Ursula Burke's work explores the psycho-social landscape of Northern Ireland and the region's competing identities.
Based in Dublin, Cecilia Moore has received a BA and MA in Design from the National College of Art & Design, Dublin, and has also studied silversmithing at Birmingham School of Jewellery and dinanderie in Paris. Often working in series and groups, she makes one-off sculptural pieces in a variety of metals.
The physical contact, energy and ritual inherent in the laborious and time-consuming traditional processes she employs – between the metal, the hammer and the artist – are foremost to her work. Her making is a singular and deliberate act, but meditative and magical. While the physical forms she produces could, in theory, be made using mechanical techniques and less laborious means, the handmadeness of the pieces, the care and attention focused on each one, is central to her practice. The solitary nature of her work processes is counterbalanced by the playful groupings of objects she assembles. Arranged according to colour, form and character, they appear to interact and communicate with each other, meeting again in new formations every time they are displayed.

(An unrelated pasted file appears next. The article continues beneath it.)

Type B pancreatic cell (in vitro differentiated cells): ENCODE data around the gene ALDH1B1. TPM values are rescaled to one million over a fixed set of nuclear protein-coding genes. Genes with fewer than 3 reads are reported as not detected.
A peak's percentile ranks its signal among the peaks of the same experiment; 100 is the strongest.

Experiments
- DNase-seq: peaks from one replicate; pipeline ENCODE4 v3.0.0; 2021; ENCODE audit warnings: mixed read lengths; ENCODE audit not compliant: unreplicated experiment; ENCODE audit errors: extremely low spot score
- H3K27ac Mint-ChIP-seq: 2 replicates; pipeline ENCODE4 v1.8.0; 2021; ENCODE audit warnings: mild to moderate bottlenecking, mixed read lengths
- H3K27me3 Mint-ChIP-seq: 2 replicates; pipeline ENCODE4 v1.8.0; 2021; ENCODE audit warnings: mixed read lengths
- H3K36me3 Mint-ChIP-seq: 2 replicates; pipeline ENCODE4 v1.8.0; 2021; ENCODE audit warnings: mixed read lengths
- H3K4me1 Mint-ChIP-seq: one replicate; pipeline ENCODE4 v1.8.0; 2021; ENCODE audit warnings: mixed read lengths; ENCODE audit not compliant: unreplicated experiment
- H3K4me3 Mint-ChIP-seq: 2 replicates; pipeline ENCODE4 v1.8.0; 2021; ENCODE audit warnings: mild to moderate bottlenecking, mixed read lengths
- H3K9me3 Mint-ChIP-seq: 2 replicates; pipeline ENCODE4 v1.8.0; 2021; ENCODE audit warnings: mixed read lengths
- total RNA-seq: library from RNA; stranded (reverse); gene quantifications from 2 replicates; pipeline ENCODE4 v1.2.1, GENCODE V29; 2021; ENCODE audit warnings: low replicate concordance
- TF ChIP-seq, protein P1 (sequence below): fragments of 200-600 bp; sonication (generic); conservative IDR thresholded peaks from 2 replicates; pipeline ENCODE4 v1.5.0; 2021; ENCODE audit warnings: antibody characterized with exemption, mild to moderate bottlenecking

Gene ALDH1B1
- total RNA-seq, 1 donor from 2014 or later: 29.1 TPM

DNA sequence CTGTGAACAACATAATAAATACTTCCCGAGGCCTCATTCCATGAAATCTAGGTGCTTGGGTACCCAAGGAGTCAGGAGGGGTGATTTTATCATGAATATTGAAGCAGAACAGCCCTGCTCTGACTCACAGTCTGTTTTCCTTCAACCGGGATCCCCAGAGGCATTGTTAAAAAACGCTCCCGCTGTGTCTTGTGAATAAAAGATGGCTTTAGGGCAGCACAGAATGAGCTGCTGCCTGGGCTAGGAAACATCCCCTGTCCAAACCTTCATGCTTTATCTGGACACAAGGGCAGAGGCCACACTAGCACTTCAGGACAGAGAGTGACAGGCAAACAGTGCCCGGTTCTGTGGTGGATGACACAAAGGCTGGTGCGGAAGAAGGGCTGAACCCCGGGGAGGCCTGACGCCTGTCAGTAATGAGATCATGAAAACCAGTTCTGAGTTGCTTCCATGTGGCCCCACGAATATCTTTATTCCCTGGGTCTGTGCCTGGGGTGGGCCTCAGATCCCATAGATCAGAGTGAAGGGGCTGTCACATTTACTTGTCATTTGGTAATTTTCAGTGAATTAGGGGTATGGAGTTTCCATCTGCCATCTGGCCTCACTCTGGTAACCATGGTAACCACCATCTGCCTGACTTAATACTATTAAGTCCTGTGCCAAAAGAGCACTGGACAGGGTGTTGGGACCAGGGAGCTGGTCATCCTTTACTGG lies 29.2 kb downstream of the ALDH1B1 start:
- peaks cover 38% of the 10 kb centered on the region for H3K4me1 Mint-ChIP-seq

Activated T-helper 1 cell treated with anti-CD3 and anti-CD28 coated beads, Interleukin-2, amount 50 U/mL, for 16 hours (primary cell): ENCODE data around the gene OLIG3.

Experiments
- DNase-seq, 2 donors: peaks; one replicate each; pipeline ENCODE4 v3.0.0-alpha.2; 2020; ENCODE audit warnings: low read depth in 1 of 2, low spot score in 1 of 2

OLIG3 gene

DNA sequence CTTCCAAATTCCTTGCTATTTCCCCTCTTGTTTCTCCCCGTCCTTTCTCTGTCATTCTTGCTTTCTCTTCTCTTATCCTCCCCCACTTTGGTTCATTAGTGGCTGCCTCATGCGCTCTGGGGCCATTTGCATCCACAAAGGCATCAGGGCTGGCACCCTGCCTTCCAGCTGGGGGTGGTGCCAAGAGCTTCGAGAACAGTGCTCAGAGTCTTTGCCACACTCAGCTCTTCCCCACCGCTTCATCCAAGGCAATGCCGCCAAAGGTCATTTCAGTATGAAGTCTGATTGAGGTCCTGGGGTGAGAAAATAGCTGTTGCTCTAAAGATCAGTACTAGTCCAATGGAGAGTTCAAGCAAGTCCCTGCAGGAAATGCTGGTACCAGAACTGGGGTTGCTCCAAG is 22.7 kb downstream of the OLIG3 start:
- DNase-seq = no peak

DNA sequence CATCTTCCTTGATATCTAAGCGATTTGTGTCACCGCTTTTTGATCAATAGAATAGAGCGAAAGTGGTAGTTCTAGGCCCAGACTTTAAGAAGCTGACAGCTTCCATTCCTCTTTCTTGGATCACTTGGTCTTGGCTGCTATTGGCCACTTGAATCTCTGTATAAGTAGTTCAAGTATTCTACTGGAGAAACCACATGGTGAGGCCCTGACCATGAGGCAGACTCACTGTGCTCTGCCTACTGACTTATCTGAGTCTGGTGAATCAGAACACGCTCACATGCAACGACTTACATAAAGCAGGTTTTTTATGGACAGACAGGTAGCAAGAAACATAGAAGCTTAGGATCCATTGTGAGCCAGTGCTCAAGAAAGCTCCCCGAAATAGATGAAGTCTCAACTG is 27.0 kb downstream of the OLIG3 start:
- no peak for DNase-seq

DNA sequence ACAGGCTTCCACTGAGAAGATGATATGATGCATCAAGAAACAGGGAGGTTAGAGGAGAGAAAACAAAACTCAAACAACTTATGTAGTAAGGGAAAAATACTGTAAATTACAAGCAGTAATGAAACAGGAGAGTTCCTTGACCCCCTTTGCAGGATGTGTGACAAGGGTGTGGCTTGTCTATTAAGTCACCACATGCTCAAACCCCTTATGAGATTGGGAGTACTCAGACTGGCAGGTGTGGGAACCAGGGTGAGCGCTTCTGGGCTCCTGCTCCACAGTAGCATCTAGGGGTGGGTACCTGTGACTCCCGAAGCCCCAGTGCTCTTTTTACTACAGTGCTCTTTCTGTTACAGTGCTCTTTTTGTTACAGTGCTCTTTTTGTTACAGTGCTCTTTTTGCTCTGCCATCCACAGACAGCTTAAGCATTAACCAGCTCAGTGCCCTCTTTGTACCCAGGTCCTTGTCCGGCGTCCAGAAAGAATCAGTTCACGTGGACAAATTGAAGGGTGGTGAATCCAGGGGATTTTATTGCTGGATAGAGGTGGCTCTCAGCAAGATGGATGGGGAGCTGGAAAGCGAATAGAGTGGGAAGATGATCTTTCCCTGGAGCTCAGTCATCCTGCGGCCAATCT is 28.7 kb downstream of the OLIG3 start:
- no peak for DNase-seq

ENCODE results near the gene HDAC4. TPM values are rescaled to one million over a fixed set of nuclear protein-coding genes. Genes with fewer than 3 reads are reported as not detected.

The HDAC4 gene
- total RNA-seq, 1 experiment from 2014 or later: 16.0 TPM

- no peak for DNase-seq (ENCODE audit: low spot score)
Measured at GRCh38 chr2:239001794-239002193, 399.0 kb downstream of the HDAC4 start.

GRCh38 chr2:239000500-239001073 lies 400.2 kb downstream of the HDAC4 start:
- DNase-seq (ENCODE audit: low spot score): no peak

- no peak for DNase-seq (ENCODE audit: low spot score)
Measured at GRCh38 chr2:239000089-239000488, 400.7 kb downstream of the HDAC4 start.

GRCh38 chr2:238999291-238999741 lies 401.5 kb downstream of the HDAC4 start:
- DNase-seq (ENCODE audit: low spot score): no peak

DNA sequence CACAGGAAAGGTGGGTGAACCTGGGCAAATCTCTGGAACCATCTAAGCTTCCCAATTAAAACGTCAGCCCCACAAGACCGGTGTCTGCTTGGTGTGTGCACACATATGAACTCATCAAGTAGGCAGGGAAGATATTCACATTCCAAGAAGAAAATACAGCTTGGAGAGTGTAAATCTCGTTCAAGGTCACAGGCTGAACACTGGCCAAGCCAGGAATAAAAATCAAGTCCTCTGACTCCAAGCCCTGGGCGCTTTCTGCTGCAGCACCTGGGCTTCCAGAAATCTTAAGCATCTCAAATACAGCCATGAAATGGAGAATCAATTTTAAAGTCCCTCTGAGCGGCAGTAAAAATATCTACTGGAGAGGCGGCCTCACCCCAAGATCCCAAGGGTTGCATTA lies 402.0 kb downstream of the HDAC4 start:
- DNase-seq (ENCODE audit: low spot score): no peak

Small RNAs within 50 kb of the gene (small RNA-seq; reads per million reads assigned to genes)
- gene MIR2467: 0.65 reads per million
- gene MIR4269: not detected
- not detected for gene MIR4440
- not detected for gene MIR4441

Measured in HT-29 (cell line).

Cecilia Moore applied for a Golden Fleece Award seeking the financial support that would allow her to continue focusing on ‘raising’ (an ancient, near-obsolete silversmithing process of repeatedly hammering sheet metal to form hollow sculptural forms) in superior materials – namely silver, a much better medium, in place of the gilding metal she had been using to date – and sound barriers to dampen the noise made by the raising process when working in a shared space.